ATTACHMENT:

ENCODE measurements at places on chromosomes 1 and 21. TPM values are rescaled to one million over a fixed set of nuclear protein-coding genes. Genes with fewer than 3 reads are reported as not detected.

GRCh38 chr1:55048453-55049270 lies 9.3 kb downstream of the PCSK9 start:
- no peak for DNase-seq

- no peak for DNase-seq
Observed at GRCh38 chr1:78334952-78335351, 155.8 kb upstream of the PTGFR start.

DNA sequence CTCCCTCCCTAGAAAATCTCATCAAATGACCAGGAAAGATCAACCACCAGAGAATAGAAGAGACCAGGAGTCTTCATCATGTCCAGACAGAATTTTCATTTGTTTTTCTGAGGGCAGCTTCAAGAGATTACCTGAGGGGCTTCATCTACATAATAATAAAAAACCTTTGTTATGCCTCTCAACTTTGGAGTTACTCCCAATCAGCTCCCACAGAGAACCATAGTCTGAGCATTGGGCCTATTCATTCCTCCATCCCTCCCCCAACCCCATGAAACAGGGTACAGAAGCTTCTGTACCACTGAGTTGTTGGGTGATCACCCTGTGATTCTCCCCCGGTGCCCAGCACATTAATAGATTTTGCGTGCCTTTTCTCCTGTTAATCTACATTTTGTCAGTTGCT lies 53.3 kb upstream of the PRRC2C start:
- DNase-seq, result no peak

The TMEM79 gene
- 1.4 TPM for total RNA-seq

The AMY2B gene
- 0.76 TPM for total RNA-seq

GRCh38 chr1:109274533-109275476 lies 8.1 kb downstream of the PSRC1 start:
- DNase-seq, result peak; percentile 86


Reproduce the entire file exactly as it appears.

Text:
ENCODE measurements at places on chromosomes 1 and 21. TPM values are rescaled to one million over a fixed set of nuclear protein-coding genes. Genes with fewer than 3 reads are reported as not detected.

GRCh38 chr1:55048453-55049270 lies 9.3 kb downstream of the PCSK9 start:
- no peak for DNase-seq

- no peak for DNase-seq
Observed at GRCh38 chr1:78334952-78335351, 155.8 kb upstream of the PTGFR start.

DNA sequence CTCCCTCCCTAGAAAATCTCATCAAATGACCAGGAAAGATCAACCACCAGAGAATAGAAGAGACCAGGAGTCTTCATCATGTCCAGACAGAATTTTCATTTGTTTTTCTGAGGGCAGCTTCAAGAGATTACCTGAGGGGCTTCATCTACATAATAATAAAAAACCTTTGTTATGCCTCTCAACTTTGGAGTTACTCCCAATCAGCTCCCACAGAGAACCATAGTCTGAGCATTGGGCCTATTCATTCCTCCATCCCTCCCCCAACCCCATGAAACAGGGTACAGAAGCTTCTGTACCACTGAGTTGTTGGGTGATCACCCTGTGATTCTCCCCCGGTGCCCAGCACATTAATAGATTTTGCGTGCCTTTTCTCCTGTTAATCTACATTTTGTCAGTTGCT lies 53.3 kb upstream of the PRRC2C start:
- DNase-seq, result no peak

The TMEM79 gene
- 1.4 TPM for total RNA-seq

The AMY2B gene
- 0.76 TPM for total RNA-seq

GRCh38 chr1:109274533-109275476 lies 8.1 kb downstream of the PSRC1 start:
- DNase-seq, result peak; percentile 86